Sara Hsu
Sara Hsu

A declining economic growth and stiff anti-pollution measures hit especially the coal industry in China hard, as prices fall in an industry suffering from overcapacity, writes financial analyst Sara Hsu in the Diplomat. The trend will continue. although “the transition to a diminished reliance on coal is difficult.”

Sara Hsu:

For one, improved environmental standards around the world have reduced orders for this heavily polluting resource, and China has forced smaller mines to close or be purchased by state-owned companies. About 1,000 small coal mining companies were shut down in 2014. In the past four years, 5,920 coal mines have been closed. Most Chinese mining companies, about 70 percent, incurred losses in the first 11 months of 2014, as national governments have adopted climate change policies that attempt to transfer the reliance on polluting fuels to renewable and cleaner energy.

Second, China is also very slowly decreasing its demand for coal as part of its five-year energy strategy for the 2016-2020 period, from 64.2 percent of total energy consumption to below 62 percent by 2020. Use of some highly polluting types of coal have been banned. As the world’s largest coal consumer, China’s declining demand for this natural resource bodes well for the environment and for the health of its population, as coal plant emissions alone result in hundreds of thousands of premature deaths due to particulate and heavy metal pollution. Coal miners themselves frequently suffer from pneumonoconiosis, or black lung disease, due to inhalation of coal matter.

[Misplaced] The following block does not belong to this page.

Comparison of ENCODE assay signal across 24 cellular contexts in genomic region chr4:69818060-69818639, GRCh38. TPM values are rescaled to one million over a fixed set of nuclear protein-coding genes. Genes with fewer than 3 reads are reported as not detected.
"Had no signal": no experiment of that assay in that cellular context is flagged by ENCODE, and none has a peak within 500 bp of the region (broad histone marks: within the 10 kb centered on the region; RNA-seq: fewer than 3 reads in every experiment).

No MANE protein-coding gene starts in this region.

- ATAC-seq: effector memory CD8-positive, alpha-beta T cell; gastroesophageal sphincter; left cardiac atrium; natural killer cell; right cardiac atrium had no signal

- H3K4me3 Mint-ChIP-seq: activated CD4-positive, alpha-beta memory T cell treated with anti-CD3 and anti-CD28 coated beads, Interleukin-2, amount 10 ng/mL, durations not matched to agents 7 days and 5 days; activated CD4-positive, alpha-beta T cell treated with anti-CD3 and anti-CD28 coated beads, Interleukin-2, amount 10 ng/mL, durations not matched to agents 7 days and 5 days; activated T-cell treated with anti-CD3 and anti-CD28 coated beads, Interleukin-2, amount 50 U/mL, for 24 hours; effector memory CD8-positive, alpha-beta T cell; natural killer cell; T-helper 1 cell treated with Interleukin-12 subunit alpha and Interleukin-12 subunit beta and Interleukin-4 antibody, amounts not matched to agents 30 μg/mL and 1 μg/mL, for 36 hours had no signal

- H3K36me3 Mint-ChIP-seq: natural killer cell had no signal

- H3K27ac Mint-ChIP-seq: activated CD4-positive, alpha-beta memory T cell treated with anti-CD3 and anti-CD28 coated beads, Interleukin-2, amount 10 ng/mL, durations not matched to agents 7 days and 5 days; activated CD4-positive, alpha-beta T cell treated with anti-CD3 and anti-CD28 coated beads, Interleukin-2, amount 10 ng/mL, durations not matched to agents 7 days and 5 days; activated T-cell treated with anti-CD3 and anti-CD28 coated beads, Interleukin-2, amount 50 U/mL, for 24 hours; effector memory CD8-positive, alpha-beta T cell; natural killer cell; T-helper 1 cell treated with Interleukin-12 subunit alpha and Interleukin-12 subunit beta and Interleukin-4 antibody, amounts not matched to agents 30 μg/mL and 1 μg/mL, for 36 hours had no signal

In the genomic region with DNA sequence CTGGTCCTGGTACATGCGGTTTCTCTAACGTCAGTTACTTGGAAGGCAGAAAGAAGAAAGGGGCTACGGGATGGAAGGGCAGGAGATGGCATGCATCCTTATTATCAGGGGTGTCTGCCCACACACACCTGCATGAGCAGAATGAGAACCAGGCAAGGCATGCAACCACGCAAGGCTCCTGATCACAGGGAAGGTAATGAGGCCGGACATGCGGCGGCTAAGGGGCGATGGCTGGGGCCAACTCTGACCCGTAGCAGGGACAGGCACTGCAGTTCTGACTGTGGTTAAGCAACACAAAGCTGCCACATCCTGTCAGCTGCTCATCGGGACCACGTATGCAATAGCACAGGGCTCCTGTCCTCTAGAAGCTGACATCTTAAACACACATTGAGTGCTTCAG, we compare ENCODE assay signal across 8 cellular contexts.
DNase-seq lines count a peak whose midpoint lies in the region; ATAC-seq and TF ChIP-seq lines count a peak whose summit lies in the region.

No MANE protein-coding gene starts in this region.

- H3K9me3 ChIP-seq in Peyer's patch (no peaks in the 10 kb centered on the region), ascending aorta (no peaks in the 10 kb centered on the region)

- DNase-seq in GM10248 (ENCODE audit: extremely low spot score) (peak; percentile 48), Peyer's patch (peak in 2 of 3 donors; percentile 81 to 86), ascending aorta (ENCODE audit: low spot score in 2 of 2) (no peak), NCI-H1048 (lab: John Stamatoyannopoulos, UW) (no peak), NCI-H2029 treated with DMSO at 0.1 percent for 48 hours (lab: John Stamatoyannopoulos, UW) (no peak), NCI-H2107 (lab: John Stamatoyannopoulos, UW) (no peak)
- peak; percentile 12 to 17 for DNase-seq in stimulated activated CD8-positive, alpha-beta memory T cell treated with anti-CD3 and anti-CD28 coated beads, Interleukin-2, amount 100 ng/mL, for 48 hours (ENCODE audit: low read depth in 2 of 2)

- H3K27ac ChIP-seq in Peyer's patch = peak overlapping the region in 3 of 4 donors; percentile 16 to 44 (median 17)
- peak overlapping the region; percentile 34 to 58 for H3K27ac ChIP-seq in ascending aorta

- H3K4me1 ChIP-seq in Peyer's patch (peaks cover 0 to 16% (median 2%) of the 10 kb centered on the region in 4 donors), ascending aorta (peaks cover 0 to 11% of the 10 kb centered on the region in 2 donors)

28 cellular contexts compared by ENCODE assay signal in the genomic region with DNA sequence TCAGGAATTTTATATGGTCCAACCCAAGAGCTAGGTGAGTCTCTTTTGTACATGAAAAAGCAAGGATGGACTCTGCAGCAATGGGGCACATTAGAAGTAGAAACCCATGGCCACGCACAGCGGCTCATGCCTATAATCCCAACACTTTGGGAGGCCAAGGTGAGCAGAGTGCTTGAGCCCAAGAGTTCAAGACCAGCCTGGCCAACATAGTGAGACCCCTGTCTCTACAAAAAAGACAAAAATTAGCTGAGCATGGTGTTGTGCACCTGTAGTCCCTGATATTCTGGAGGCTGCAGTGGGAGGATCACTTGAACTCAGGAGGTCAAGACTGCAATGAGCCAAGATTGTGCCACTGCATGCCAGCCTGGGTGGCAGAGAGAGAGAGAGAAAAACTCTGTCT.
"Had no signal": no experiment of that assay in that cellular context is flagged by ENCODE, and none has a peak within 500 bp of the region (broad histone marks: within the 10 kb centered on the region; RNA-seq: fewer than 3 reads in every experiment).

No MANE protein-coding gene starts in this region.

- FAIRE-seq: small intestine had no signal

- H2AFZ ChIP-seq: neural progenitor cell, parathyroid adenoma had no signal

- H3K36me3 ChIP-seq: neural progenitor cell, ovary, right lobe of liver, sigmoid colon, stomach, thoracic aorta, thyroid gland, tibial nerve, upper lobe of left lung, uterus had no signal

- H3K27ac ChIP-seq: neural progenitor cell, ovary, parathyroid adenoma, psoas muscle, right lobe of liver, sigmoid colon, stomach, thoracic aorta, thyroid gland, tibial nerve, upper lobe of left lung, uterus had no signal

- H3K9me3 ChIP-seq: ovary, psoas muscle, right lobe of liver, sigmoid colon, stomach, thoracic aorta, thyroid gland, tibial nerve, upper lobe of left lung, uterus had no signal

The transition to a diminished reliance on coal is difficult, however. Chinese regulators have attempted to maintain coal contract prices in order to maintain economic stability, but even so, coal prices declined 20 percent in 2014. Stockpiles of the fuel at coal mining companies increased 2.6 percent year on year, to 87 million tons, while stockpiles of coal at power plants rose by 17 percent. Excess inventories and overcapacity will likely maintain the pinch in the coal sector over the next year. To combat this, Shanxi province in northern China, one of the biggest coal producing regions in the nation, stated that it would not approve new mining projects until 2020. This represents a dramatic move toward increasing efficiency in coal markets.

More in the Diplomat.

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